3. A luggage-carrier comprising two ver-` tical open-loop straps, means for adjusting the loops in size to fit the article to be carried, two horizontal closed loop-straps secured to said vertical loop-straps, and means for adjusting said horizontal loop-straps to any size.
4:. A luggage-carrier comprising two ver-l tical loop-straps open at the top, a closed horizontal loop-strap secured to the ends of said vertical loop-straps, a second closedhorizontal Aloop-strap secured to said vertical loopstraps between the lower ends thereof and the first-mentioned horizontal loop-strap, abuckle secured to each of said loop-straps whereby the article to be carried may be conveniently placed in the carrier-and securely held.
5. A luggage-carrier comprising two vertical loop-straps open at the top, a closed horizontal loop-strap secured to the ends of said vertical loop-straps, a second closed horizontal loop-strap secured to said vertical loopstraps between the lower ends thereof and the first -mentioned horizontal loopstrap, two buckles secured to opposite points of each loop-strap, whereby the carrier may be adjusted in size in two directions to t the article to be carried.
6. A luggage-carrier comprising two vertical loop-straps open at the top, aclosed horizontal loop-strap secured to the ends of said vertical loop-straps a second closed horizontal loop-strap secured to said vertical loop-straps between the lower ends thereof and the firstmentioned horizontal loop-strap, and a clip secured to the rear of the first -mentioned horizontal loop-strap and adapted to embrace the steering-head of a bicycle to prevent lateral movement of the carrier thereon.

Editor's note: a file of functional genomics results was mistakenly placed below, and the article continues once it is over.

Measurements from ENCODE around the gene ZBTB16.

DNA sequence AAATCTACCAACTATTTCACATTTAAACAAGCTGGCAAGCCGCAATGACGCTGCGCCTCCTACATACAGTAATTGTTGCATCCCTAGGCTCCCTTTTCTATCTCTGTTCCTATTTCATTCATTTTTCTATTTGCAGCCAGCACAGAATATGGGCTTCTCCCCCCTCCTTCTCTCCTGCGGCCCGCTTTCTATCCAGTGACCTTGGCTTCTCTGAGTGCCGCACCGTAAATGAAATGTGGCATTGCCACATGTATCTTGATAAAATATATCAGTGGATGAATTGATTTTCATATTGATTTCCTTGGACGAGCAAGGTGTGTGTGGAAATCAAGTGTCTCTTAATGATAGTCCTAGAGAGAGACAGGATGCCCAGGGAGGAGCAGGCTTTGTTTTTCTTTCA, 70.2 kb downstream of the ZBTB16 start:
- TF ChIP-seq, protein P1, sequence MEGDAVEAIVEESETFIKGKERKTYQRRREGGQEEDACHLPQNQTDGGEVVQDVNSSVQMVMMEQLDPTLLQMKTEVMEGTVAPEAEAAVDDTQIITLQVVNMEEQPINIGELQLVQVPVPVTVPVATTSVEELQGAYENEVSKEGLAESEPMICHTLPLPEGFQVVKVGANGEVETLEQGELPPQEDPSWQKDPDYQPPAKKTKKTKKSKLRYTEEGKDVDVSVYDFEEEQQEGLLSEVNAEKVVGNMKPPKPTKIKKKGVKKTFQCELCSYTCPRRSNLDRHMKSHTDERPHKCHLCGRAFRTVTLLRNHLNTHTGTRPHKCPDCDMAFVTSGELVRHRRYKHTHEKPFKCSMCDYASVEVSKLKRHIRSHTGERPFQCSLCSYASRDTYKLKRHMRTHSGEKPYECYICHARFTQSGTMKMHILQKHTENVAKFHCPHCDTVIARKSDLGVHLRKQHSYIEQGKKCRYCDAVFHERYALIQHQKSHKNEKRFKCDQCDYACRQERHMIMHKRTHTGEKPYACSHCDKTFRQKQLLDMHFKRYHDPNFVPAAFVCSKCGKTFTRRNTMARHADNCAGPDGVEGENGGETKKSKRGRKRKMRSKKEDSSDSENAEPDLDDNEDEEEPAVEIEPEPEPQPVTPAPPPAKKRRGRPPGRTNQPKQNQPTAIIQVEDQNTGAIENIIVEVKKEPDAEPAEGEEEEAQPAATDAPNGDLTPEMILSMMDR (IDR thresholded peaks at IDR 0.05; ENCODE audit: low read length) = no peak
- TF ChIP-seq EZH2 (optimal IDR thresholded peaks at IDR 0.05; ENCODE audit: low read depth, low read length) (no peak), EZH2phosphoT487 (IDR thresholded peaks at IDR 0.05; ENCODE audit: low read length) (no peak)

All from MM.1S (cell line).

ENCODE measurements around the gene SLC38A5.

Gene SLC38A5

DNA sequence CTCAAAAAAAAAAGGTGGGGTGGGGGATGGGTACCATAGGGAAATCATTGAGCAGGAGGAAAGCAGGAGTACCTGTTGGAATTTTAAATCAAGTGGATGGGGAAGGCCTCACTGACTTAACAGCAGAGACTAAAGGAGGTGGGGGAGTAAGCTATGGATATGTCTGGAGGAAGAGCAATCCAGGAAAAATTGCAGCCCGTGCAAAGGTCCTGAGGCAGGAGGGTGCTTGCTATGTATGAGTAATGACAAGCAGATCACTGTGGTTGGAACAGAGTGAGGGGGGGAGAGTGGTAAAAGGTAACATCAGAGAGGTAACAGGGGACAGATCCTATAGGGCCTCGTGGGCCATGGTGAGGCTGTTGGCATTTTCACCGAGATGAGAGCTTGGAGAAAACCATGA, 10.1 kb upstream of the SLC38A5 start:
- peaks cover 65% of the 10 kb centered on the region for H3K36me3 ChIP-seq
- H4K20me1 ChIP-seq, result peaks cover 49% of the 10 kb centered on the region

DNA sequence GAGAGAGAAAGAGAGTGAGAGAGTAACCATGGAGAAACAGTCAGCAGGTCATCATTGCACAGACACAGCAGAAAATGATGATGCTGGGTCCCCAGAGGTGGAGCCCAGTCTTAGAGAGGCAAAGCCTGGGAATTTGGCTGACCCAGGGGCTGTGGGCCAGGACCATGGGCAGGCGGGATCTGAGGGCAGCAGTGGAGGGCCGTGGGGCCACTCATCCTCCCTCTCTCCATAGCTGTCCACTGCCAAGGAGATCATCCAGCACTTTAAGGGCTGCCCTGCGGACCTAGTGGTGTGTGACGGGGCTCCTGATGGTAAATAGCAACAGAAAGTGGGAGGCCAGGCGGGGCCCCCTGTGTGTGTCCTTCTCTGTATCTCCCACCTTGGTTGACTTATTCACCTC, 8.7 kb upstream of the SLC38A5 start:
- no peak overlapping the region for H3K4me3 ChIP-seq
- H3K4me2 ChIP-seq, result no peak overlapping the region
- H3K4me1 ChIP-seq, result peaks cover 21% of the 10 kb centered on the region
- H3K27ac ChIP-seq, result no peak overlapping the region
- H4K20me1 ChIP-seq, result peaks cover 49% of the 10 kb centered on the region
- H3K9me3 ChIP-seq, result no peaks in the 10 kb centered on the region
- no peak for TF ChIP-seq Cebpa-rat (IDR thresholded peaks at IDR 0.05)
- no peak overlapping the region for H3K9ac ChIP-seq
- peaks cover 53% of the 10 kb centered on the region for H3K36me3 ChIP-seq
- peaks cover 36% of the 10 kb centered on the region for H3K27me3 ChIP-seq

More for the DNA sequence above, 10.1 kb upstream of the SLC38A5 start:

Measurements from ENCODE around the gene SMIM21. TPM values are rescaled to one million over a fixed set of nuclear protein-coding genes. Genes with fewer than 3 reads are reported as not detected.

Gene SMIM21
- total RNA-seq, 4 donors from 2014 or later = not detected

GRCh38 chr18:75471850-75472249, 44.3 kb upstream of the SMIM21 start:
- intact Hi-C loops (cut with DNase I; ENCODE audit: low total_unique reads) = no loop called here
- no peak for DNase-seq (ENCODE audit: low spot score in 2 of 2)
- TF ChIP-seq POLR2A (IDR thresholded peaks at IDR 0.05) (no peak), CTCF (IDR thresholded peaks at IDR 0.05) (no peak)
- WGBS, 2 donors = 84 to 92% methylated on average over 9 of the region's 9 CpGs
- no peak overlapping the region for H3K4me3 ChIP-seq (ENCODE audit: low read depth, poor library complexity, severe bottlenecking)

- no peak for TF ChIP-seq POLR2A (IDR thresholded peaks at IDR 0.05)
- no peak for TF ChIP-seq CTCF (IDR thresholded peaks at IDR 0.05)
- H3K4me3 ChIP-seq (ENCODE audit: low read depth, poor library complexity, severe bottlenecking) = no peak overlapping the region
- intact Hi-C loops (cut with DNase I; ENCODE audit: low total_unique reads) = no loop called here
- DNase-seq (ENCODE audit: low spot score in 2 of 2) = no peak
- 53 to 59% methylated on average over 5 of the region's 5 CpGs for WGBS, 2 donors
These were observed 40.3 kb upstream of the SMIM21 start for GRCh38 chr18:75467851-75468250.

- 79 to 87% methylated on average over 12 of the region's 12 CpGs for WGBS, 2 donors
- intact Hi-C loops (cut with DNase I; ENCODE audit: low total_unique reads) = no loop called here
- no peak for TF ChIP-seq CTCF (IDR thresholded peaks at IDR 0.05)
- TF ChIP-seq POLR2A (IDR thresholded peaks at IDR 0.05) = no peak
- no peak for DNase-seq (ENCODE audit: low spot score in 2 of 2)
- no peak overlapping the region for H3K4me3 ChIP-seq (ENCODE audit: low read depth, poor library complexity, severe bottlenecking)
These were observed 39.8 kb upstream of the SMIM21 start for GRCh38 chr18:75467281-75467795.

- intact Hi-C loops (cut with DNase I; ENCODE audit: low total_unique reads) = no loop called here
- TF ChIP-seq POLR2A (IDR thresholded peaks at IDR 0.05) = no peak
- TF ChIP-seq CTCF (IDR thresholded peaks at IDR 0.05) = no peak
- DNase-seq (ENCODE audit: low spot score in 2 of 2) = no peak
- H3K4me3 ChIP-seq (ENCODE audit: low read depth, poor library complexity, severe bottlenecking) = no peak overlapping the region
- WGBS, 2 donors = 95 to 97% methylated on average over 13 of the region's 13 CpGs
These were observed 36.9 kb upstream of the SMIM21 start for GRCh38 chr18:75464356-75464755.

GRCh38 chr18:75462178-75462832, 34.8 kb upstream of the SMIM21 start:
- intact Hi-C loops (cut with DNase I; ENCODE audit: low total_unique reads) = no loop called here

7 A luggage-carrier comprising two Vertical loop-straps open at the top, a closed horizontal loop-strap secured to the ends of said vertical loop-straps, a second closed horizontal loop-strap secured to said vertical loop-straps between the lower ends thereof and the rstmentioned horizontal loop-strap, means to permit of enlarging or lessening the size of the horizontal loop-straps to the same or different sizes, whereby small articles may be held by the second mentioned horizontal loop-strap and larger articles may be held by the first-mentioned horizontal loop-strap.
In witness whereof I have affixed my signature in the presence of two subscribing witnesses.
EMIL NEUHART, CHAs. F. BURKHART.